Fortunately my social graph is rather small I think. I don't Facebook, tweet, LinkedIn, or MySpace. The only place I am is on Google+ because I have an Android device otherwise I wouldn't be there either.
    What_the
  • As a CMO....

    ..I don't take offense to your comment, especially since the concepts you are describing are old. Most companies today do not use spam as they understand you must develop a conversation only with those who have interest. The book "Digital Body Language", by Steven Woods is only one of a large set of current marketing styles that says that spam does not work, is a waste of time, and more often than not, is a deterrent to sales. The article by David Skok, "How JBoss Did it" (google that) is years old and describes the same current methods used by most. Marketing departments want to build a relationship through trust, with those who fit their well defined target market, for whom their product has been specifically designed.

    But then why is there still spam? That is either because the company is outsourcing to an ill trained PR firm or because they are intentionally using a form of phishing.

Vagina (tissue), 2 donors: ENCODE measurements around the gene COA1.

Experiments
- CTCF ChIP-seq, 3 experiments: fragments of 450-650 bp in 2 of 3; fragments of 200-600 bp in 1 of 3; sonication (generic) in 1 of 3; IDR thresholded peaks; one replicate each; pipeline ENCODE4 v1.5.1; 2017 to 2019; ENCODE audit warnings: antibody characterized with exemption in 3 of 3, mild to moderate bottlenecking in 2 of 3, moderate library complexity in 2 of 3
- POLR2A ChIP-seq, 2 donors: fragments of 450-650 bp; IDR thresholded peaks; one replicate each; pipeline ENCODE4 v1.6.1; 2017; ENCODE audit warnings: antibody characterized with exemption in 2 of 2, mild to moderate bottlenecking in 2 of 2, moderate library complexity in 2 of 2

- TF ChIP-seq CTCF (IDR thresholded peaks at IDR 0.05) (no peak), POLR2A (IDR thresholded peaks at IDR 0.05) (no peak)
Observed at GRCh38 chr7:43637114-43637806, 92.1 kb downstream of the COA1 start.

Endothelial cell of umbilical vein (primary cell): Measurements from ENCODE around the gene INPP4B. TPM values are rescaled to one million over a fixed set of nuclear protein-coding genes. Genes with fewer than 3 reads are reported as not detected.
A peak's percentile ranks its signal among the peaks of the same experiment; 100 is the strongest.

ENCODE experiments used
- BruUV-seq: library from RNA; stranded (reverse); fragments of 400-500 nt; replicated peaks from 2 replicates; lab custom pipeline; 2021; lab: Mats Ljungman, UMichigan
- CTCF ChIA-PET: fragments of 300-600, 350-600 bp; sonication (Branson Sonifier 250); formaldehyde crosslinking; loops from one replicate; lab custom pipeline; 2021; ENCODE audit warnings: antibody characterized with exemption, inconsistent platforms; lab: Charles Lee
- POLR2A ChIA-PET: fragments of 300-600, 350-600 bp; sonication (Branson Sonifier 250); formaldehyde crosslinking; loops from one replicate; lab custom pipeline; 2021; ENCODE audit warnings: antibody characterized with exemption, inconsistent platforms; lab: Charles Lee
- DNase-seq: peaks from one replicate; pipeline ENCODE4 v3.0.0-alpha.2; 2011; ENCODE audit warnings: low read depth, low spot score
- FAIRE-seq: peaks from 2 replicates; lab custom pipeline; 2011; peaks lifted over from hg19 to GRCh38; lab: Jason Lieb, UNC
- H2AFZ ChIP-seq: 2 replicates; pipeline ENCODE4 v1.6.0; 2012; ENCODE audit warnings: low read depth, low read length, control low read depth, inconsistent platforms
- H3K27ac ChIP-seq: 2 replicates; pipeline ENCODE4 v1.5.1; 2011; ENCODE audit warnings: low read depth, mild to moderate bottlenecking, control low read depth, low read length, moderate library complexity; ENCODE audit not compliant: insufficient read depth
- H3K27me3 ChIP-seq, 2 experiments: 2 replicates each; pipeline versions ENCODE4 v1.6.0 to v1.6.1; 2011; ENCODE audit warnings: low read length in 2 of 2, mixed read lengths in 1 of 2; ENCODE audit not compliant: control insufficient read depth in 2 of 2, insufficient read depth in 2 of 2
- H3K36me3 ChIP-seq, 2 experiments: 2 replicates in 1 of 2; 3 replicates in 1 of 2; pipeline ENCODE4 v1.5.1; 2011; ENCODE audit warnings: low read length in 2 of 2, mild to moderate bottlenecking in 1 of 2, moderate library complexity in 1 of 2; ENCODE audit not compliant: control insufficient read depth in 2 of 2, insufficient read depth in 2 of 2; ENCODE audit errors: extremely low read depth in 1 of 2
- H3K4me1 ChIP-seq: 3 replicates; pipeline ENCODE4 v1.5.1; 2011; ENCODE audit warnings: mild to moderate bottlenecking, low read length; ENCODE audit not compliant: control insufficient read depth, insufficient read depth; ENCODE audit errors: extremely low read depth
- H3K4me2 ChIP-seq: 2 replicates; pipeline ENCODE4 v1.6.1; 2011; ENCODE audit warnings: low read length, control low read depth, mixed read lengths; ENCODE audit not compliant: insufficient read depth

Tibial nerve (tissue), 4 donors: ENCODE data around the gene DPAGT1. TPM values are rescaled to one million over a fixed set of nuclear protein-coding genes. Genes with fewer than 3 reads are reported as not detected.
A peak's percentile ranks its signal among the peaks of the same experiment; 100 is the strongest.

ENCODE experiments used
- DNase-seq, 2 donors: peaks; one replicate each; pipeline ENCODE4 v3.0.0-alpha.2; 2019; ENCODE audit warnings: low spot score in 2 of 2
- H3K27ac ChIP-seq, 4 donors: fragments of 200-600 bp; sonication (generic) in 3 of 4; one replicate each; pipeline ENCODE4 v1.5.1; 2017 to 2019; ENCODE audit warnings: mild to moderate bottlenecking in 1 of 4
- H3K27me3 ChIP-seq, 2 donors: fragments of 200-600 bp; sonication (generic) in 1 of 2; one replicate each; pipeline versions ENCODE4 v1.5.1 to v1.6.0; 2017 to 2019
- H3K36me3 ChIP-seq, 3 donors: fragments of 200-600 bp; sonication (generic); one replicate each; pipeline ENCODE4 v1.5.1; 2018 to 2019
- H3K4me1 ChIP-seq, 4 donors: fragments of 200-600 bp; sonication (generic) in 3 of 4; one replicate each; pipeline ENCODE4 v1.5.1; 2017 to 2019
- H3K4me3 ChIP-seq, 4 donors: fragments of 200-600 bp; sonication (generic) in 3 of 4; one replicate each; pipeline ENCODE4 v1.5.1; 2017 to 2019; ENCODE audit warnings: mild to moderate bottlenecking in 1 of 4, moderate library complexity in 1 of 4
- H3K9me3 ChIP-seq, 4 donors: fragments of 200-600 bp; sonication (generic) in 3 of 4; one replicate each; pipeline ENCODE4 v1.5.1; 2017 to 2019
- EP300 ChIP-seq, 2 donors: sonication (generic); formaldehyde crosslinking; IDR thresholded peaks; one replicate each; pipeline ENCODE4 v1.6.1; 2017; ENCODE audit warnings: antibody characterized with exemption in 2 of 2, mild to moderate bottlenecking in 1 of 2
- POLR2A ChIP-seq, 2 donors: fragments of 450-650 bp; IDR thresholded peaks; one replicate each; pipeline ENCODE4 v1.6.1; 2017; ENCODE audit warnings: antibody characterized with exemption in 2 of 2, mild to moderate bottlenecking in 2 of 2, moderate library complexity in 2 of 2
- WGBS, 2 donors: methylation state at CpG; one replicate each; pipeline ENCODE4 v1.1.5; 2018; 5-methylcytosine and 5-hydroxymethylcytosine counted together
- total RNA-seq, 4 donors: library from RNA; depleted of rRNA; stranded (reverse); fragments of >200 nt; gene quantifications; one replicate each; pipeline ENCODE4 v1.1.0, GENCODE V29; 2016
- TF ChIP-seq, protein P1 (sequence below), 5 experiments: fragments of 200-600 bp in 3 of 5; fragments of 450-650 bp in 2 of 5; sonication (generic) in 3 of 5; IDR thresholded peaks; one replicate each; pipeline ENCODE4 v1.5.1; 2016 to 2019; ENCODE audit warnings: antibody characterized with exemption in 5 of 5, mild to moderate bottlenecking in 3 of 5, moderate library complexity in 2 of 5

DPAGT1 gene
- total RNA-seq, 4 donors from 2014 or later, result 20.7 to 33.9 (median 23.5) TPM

For the first, those emails should have an "unsubscribe" link at the bottom which should work. And you may have accidentally agreed to get their emails when visiting their site or signing up for a new account. If it does not then they are contracting perhaps with multiple PR firms and as you say, when you unsubscribe from one, it is not sync'ing to the others. If that's true, when companies outsource, they should ensure they require each PR firm to sync to a common "self subscribed" database.

    The other reason, could be they are phishing for a demographic who can be captured by purposely poorly advertised products. One of the reasons we still get emails from Nigeria about a $7Million inheritance, is because the senders only want the really unsuspecting people would ever be fooled by such emails. They are the exact demographic who will be easy to scam, therefore, they want to continue sending the same wacky emails.

    Maybe that is why you are getting emails from that provider, they are looking for the lowest intelligence buyer. Or maybe they've outsourced to one too many PR firms. Wait, what were those ads for anyway???
    paul.hinz@...
  • Marketing is most data/tech savvy dept in many companies

    Dennis, I think you are extrapolating from PR groups and email marketing. Marketing in major brands has long used Nielsen ratings of ads, mountains of POS data and increasingly tons of Google and SEO analytics and now social, sentiment, influence data. I would say the CMO is in some ways more analytical than the CFO.
    Vinnie Mirchandani